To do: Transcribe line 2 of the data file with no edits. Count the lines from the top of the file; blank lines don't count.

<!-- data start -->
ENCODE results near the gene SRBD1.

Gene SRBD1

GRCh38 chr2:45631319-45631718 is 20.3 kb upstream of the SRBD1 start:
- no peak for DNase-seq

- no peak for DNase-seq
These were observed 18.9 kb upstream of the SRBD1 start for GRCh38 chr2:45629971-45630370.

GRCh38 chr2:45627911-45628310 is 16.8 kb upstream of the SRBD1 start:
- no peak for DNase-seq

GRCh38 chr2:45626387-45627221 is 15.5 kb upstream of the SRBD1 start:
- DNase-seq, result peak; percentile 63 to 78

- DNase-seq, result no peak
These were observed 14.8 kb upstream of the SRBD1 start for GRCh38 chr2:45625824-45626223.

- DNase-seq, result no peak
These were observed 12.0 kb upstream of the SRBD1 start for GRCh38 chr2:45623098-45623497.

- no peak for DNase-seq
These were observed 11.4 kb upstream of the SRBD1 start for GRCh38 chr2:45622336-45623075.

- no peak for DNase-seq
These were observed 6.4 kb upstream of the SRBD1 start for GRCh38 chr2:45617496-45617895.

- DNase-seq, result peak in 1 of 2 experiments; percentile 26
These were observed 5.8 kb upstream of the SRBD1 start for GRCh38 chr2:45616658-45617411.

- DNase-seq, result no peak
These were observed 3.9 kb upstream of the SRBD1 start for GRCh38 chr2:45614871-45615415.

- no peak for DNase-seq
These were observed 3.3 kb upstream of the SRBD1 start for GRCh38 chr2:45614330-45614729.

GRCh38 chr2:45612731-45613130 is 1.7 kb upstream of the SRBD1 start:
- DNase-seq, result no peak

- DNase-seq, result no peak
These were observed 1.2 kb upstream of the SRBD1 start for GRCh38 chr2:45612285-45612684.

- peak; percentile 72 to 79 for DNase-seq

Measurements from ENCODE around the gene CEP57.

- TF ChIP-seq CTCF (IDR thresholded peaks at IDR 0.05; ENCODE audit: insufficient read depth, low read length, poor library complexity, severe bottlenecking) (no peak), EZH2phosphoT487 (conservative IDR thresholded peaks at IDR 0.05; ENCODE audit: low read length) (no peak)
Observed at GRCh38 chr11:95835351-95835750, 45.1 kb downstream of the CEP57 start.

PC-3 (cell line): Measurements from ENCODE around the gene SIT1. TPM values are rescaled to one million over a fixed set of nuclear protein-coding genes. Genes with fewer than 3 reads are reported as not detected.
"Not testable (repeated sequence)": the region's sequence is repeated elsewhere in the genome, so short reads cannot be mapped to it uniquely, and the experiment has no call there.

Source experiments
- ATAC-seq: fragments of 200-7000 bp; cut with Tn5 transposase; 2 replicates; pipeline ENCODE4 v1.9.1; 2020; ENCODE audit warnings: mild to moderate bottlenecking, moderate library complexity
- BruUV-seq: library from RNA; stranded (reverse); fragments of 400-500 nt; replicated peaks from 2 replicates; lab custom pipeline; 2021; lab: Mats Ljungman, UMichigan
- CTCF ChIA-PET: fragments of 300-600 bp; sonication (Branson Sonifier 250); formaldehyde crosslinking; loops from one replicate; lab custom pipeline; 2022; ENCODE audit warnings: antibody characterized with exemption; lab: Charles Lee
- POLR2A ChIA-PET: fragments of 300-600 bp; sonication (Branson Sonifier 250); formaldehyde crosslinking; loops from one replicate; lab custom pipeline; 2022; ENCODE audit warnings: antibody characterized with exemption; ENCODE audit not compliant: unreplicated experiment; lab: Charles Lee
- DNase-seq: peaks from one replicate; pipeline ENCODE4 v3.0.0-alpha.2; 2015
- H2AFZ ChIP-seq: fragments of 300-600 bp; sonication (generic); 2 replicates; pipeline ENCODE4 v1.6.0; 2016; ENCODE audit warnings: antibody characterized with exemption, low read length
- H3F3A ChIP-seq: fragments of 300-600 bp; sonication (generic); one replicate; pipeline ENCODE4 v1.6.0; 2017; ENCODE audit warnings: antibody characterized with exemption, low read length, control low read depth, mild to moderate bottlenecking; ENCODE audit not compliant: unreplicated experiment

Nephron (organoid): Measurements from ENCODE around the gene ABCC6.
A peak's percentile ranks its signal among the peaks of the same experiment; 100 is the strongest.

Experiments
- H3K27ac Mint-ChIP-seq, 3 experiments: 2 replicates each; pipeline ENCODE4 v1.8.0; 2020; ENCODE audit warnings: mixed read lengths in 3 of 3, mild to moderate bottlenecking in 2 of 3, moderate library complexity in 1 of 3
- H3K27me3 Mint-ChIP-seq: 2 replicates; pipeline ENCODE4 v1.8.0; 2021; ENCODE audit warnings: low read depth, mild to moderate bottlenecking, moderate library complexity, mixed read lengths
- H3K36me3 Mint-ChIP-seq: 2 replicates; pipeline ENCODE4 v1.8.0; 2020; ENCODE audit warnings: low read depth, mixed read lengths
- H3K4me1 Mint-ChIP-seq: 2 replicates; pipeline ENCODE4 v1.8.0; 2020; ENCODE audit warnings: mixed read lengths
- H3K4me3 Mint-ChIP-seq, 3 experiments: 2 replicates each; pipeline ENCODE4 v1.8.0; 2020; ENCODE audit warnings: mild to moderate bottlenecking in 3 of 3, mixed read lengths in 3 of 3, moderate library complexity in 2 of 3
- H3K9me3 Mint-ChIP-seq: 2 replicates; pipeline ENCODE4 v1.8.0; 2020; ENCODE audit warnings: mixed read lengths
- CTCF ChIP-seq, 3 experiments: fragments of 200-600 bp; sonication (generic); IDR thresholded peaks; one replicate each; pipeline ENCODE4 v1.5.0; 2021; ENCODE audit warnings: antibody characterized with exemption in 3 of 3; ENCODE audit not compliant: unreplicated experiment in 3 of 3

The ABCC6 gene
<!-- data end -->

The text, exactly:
Gene SRBD1